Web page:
Saturday, December 31, 2011

Satyr Taxis

Fantasy ornament designs (1550s) by Cornelis Bos
- image captions below are translated/edited.
A bit.


Wagen getrokken door twee fantasiedieren...1550
Chariot of grotesques and scrollwork drawn by two fantasy animals and pushed by a satyr, whose head is trapped in a large shell. A satyr is in the car with a lighted lamp. [I]n print series of eight chariots of grotesques and scrollwork with satyrs, animals and various other creatures; decorated with trophies, garlands and vines. [1550]



Voor op de wagen staat een sater...1550
Chariot of grotesques and scrollwork (series title).

Chariot pulled by a fantasy beast (?like a goat) -- the chariot has a seated woman and four satyrs, one of the satyrs on the front of the car is holding a mask in his hand, without a name. [1550]



Voorop zit een man met een lans...1552
Frieze with chariots of grotesques and roll and fittings work with figures and animals, decorated with garlands and vines (series title)

Car containing a woman, pushed by a man and pulled by a man riding on the back of a bear. A man with a lance sits in the front. Behind the back of the woman is a monkey. Belongs to series of 4 prints. [1552]



De wagen wordt getrokken door...1552
Frieze with chariots of grotesques and roll and fittings work with figures and animals, decorated with garlands and vines (series title) [1552]

The car is pulled by two men and a goat, which runs between them. Belongs to series of 4 prints.



De wagen wordt voortbewogen...1550
Chariot of grotesques and scrollwork (series title)

The car is propelled by three satyrs with saucer-shaped chins. [From a] series of eight chariots of grotesques and scrollwork with satyrs, animals and various other creatures, decorated with trophies, garlands and vines. [1550]



De constructie rust op een schildpad...1550
The structure rests on a turtle. [From a] series of eight chariots of grotesques and scrollwork with satyrs, animals and various other creatures, decorated with trophies, garlands and vines. [1550]



De wagen wordt getrokken door...1550
A man and woman are seated in a car pulled by a satyr and pushed by two men, all caught in the frame. [From a] series of eight chariots of grotesques and scrollwork with satyrs, animals and various other creatures, decorated with trophies, garlands and vines.




De wagen beweegt voort over water...1550
The vehicle is moved through the water by a paddle wheel. Two satyrs pull, two women push. [From a] series of eight chariots of grotesques and scrollwork with satyrs, animals and various other creatures, decorated with trophies, garlands and vines.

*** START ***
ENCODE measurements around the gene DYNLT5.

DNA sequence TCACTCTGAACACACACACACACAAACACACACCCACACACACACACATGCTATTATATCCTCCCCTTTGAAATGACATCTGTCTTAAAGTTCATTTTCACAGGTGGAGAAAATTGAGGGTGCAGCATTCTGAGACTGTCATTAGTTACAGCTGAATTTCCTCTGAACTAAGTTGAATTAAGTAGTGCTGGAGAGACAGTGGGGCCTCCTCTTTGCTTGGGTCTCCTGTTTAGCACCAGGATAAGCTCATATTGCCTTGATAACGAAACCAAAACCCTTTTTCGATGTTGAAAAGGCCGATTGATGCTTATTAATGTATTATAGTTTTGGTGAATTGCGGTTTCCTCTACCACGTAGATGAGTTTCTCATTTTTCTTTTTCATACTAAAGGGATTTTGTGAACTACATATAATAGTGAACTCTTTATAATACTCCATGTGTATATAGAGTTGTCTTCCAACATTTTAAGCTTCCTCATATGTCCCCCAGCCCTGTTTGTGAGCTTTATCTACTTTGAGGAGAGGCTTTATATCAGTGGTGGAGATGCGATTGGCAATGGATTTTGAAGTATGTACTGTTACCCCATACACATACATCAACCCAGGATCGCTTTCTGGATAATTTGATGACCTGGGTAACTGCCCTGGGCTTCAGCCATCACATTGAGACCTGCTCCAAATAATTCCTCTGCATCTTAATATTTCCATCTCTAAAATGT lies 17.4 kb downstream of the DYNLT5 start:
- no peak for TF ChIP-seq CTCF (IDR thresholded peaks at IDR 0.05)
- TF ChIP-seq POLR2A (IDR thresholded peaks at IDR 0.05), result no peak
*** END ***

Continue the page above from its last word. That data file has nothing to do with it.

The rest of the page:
De vrouw zit in een lus van rolwerk...1552
The woman sits in a loop of scrollwork in a cart pushed by 2 men. A woman riding on a deer leads the way. [1550]



Achter de schildpad zit een vrouw...1552
Frieze with chariots of grotesques and roll and fittings work with figures and animals, decorated with garlands and vines (series title)

Behind the turtle is a woman with a stick. Another woman holds a dog's ears in front of her. The car is pushed by a dog and two men. Belongs to series of 4 prints. [1552]



De voorste sater loopt tussen...1550
The front satyr runs between two plates. [From a] series of eight chariots of grotesques and scrollwork with satyrs, animals and various other creatures, decorated with trofeeëen, garlands and vines.



Achterop zitten drie saters... 1550
Three satyrs with heads and hands locked in the rear bogie. A male sits under a trellis in the vehicle. The chariot is pulled by 2 bulls and a satyr. [From a] series of eight chariots of grotesques and scrollwork with satyrs, animals and various other creatures, decorated with trophies, garlands and vines. [1550]



Bacchus 1600 to 1699
2-part picture. A procession in honor of the god Bacchus who sits in a chariot. And a procession to the temple with his satyrs and putti and others elated with feasting and dancing. Some play on flutes and tambourines, others carrying sticks or jars with grapes and vines with them.




In the absence of a handy academic storyline to explain the hallucinogenic excesses of **mannerist** ornament, I'm choosing to believe that this array of 'transport' is the mid-16th century equivalent of a bloated movie franchise: the one sequel too many inadvertently became a parody of itself.

These designs are essentially riffing on a seminal technological, artistic and mythological motif from throughout recorded history: the chariot, which was first developed in the Middle East in about 2000 to 3000 BC.
"The chariot, driven by a charioteer, was used for ancient warfare during the bronze and the iron ages. Armor was limited to a shield. The vehicle was used for travel and in processions, games, and races after it had been superseded by other vehicles for military purposes." [W]

"One of the culminating battles of chariotry came early in the 13th century B.C., when armies of the Hittites and Egyptians clashed on the plains of northern Syria at Kadesh. Muwatallis II, the Hittite king, deployed a force of 3,500 chariots, and Ramses II is supposed to have countered in kind, but the battle seems to have ended in a stalemate. By the end of that century, as armies learned to blunt the attacks with swarming infantry and later cavalry, the age of the chariot as a weapon drew to a close. The high-speed vehicle was reduced to roles in sport and regal parades." [source]

For the sake of brevity we fast forward to Roman times when the ceremony of the Roman Triumph (sanctification of military honour) involved parading of the celebrated hero through the city streets on a chariot. This would seem to be the true origin for the establishment of the chariot as an important iconographic symbol for elevating/feting/honouring/celebrating either man or God in drama and art (mythological in particular : see the final image, pertaining to Bacchus, above).